Georgia lawmakers to consider limiting absentee voting; push to limit drop box hours rejected

Georgia lawmakers to consider limiting absentee voting, Fulton judge rejects GOP lawsuit to limit drop box hours

ATLANTA — Georgia lawmakers are set to consider a measure that would limit absentee voting by requiring an approved reason to vote by mail. The controversial proposal preceded a Christmas Eve rejection of a GOP lawsuit that sought to limit absentee ballot drop box hours.

The state’s chief elections officer asked lawmakers to consider the measure during a House Governmental Affairs Committee hearing on Wednesday, citing the potential for fraud and unprecedented volume that’s handled by county elections officers.

“It makes no sense when we have three weeks of in-person, early voting available,” said Secretary of State Brad Raffensperger. “It opens the door to potential illegal voting, especially in light of the federal rules that denies the ability to keep voter registration files clean.”

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“I think, you know, the way our laws are set up …. The way our elections offices are set up in each county, it’s not set up to have a massive absentee by mail system like we had this year,” added legal counsel Ryan Germany, following an inquiry about the motive from State Representative Bee Nguyen.

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The state has not revealed any widespread mail-in voting fraud, and has enlisted the Georgia Bureau of Investigation to undergo an unprecedented limited signature match audit in Cobb County. President Trump’s top aide came to Georgia this week, asking state elections leaders about the investigation process. The office has maintained that conducting the audit is an effort to show the mail-in voting process worked properly.

If lawmakers push the proposal through, it will be the first time in 15 years Georgians would need an approved reason -- like a disability—in order to obtain a mail-in ballot. Sixteen other states require an excuse to obtain a mail-in ballot. Five of those states scaled back on those measures ahead of the General Election, citing the pandemic. Colorado and Utah represent the rare places in which states only vote by mail.


The method had strong bipartisan support during the pandemic and leading up to an election in which a record 1.3 million Georgians took advantage of the absentee voting method.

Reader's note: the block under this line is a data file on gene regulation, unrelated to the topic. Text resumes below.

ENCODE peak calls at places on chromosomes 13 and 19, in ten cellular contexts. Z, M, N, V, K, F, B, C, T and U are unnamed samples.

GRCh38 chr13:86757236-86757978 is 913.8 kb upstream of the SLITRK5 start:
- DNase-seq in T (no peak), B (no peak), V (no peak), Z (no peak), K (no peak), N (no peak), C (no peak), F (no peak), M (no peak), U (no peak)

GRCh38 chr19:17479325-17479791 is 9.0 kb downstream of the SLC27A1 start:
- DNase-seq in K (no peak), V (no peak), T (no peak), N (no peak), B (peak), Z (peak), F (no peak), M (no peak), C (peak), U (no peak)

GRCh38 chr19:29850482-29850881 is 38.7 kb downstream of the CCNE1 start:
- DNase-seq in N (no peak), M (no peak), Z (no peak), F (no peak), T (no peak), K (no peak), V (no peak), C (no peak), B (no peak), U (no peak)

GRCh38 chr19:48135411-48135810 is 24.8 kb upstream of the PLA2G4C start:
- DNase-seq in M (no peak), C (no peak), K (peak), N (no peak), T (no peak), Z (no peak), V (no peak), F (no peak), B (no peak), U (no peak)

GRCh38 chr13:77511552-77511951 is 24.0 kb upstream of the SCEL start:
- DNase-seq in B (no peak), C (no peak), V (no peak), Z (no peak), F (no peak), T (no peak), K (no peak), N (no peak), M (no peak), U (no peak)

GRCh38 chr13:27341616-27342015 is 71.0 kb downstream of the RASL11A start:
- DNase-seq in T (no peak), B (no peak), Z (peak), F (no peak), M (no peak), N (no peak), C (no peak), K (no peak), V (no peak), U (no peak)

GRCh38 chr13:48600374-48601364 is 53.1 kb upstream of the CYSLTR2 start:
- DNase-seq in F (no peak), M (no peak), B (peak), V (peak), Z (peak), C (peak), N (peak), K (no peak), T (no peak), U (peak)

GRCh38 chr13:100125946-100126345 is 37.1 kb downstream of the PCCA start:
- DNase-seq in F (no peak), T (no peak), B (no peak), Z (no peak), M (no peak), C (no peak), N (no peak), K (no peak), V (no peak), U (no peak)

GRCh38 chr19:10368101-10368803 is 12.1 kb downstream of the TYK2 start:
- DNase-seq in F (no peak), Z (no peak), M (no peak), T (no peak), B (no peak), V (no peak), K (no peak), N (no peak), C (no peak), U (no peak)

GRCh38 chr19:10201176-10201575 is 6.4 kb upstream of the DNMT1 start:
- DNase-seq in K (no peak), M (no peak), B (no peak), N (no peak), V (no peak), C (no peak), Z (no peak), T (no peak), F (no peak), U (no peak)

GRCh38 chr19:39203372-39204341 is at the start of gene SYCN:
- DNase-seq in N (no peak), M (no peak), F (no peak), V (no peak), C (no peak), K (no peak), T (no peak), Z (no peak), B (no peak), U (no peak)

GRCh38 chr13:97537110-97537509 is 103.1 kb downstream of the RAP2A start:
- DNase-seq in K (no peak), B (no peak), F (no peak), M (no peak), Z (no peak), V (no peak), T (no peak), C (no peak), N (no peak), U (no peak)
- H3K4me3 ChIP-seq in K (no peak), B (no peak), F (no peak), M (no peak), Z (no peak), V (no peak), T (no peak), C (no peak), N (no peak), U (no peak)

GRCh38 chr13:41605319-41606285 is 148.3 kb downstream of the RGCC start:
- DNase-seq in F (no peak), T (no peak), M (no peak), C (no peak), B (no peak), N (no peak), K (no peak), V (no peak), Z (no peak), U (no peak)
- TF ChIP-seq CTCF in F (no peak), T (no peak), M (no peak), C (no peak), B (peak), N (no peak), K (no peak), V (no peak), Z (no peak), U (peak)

Raffensperger’s office encouraged voters to request and return the ballots early. As Republican leadership, including President Trump, cast doubt on the process following Trump’s November defeat, they also championed it.

Earlier this month, Vice President Mike Pence encouraged a crowd in Augusta to request absentee ballots ahead of the January Senate runoffs, even as the party continued to face legal rejections for fraud claims that were rooted in the process.

“You have until December 31st to request an absentee ballot and I want you to be confident about your vote,” Pence told the crowd.

Voting rights groups are calling foul on the proposal.

“Georgia has long had no-excuse absentee voting, long before we were in this pandemic moment,” said Nse Ufot, CEO of the New Georgia Project. “Any attempt to curb it, or get rid of it is partisan and anti-democratic.”

“In a free society, we do not hinder people’s access to the ballot, Ufot continued.” And if that is the game that they want to play, they have to be prepared for a backlash from not only democracy advocates but from just ordinary Georgians who are going to ask ‘What are y’all doing?’”

On Christmas Eve, a Fulton County judge also dismissed a GOP challenge that sought to limit drop box hours to normal business hours instead of being available 24/7 ahead of the runoffs.

A state law already mandates the boxes to being under video surveillance that’s preserved by the counties. The boxes are also mandated to be locked by 7 p.m. on Election Day, the same time polling locations close.